Updated: Oct 29, 2020
How The Bacteria In Your Gut Influence Your Mental Health
It’s a relatively new scientific discovery that the bacteria living in your gut influence your overall health and according to a growing body of research, your mental health too. But the relationship between the feelings in your gut and what and what goes on in your brain is nothing new.
I'll bet you can remember a time when you had one of those strong, unshakeable gut feelings - completely different from brain logic.
I’m sure you’ve experienced the unmistakable flutter of butterflies before a first date, had a queasy stomach upon receiving bad news, or felt cravings so strong you almost felt possessed.
Well, turns out there’s a valid basis for these experiences.
You have a brain in your belly.
The Brain In Your Belly When it comes to your brain, you literally are what you eat.
Despite making up only two per cent of the body’s weight, your brain is an energy hog gobbling up more than twenty per cent of your daily energy intake.
Because of this, the foods you consume directly affect your brain’s functioning, including everything from learning to memory to emotions.
You can promote quicker thinking, better memory and concentration, improved balance and coordination, sharper senses, and the activation of your feel-good hormones just with the food you eat.
When food hits your mouth and as it moves through your gastrointestinal tract, many resulting changes happen in your body and brain.
Your gut has a “second brain,” called the enteric nervous system, made up of sheaths of neurons embedded in the walls of the intestines.
The enteric nervous system consists of a network of some 100 million neurons -- more than in your spinal cord.
Your gut-brain can function without any input from the central nervous system and actually transmits information to it.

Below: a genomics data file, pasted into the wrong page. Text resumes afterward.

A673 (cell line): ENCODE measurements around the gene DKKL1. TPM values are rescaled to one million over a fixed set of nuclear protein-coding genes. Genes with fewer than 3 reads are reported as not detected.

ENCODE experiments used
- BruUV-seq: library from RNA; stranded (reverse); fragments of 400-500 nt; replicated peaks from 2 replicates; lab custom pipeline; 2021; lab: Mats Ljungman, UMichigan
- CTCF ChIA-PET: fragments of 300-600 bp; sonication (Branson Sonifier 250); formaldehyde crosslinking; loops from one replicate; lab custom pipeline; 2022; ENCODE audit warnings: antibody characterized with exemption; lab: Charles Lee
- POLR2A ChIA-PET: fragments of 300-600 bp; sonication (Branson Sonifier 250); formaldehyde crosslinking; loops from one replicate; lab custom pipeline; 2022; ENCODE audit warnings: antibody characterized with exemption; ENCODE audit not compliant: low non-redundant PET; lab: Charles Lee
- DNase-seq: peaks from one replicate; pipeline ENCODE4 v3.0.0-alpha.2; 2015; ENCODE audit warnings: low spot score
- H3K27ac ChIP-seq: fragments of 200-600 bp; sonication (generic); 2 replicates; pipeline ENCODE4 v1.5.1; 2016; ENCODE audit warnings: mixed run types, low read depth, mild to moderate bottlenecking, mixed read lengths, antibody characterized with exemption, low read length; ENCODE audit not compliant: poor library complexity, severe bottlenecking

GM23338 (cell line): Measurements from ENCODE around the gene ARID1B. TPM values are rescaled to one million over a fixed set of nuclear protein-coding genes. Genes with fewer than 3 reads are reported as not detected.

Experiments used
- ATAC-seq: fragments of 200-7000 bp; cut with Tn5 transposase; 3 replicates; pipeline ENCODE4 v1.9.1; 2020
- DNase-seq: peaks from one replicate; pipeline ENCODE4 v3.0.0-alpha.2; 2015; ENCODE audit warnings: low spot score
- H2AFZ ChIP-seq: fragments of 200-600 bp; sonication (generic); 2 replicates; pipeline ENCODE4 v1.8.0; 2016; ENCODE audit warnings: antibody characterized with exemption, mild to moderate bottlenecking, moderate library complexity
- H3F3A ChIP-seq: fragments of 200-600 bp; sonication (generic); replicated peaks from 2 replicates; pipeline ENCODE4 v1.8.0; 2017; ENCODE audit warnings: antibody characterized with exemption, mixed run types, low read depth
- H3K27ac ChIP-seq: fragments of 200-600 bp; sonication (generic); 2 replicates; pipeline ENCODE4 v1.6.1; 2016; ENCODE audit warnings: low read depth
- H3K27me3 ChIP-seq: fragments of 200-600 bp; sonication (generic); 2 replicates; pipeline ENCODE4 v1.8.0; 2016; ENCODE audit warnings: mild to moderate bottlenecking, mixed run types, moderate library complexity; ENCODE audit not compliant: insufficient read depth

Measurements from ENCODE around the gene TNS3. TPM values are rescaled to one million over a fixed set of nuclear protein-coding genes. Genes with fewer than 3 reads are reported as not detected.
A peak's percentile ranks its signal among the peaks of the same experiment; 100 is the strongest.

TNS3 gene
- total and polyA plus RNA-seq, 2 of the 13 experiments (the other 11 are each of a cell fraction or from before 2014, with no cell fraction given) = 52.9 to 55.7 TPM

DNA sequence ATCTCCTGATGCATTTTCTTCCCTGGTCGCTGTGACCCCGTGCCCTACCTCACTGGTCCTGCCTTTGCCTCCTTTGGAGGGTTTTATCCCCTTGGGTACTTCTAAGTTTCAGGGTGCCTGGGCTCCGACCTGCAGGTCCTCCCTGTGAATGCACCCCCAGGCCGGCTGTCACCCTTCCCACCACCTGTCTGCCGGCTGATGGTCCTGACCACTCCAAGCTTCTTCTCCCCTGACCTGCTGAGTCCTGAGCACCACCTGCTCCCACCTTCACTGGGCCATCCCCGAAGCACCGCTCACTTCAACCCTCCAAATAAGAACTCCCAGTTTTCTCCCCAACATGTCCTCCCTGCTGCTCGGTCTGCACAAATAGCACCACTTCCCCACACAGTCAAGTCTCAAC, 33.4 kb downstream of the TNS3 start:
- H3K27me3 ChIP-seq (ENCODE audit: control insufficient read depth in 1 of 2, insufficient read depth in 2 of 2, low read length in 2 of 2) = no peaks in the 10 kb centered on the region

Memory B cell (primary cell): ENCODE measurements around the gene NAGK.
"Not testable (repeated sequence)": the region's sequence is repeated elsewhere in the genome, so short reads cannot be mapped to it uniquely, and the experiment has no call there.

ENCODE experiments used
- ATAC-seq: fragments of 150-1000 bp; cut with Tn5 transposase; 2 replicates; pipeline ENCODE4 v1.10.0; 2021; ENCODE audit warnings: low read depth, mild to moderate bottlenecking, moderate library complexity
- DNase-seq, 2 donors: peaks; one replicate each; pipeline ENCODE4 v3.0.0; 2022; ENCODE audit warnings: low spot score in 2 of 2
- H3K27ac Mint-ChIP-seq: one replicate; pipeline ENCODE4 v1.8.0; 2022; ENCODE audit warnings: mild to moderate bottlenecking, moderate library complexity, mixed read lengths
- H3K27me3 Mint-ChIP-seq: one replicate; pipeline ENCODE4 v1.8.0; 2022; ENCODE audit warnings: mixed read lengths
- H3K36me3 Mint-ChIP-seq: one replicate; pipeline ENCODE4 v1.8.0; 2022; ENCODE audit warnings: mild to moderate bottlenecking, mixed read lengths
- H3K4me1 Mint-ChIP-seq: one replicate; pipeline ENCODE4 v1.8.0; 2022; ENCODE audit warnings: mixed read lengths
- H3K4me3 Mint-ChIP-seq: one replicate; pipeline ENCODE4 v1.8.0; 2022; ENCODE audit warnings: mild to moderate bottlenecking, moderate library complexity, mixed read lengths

Just like the brain in your head, the brain in your belly uses over 30 neurotransmitters including dopamine and serotonin. In fact, 95% of the body’s serotonin, largely responsible for mood, is found in the bowels.
Studies have confirmed undoubtedly that the foods you consume affect the structure and function of your brain.
The Connection Between Gut Bacteria and Mental Health
The trillions of microorganisms that inhabit your body are collectively called the microbiome. They outnumber your own cells ten to one. Most of them live in your gut and intestines, where they help digest food, synthesise vitamins, and ward off infection.
We’ve always known these little guys play a major role in your overall health, but now we know that they greatly impact your mental health too.
Science has shown a complex signalling system between your microbiome and brain, which influences anxiety, depression, autism, Alzheimer’s disease, and other mental disorders.
The trillions of bacteria inside you eat what you eat, and turn meals into molecules that influence your brain through what's known as the “gut-brain-axis” which happens through the stimulation of your vagus nerve.
Each person's microbiome is unique and varies depending on many factors, including stress, age, exercise, drugs you ingest, and even your family pet.
Maintaining flourishing gut bacteria with healthy habits and probiotics (good bacteria) is showing promise to improve many aspects of physical and mental health.
In One Billion Reasons Probiotics Protect Your Brain, Dr Sarah McKay, neuroscientist, explains the gut/brain connection:
A healthy balance of gut bacteria contributes to normal behaviour, cognition, emotion and a well-functioning immune system.
Poor balance of the bacteria (perhaps brought on by stress, disease or antibiotics) disrupts the gut-brain signalling pathways.
Disruptions in gut-brain signalling may lead to abnormal brain function, changes in our behaviour, thoughts, emotions, our perception of pain, and may also impact our immune system.
Managing Your Microbiome
Your body’s unique collection of microbes is partly inherited from your mother at birth and partly determined by your lifestyle.
The modern lifestyle can be incredibly toxic to your gut bacteria.
Antibiotics, prescription, over-the-counter, and recreational drugs, pesticides and other chemicals, douches and colon cleanses, colonoscopies and other medical procedures, chemotherapy and radiation, antidepressants and sleeping pills, altered fat in food, sugar and carbohydrate intake, and many other things drastically change the diversity and number of bacteria in your gut.
It’s possible that one day in the future, altering gut bacteria could be a treatment for neurodevelopmental disorders and mental illnesses.
Research has shown beyond any doubt that talk therapy successfully helps a person change their brain and behaviours.
I also help people conquer other addictive behaviours, as well as anxiety and depression.
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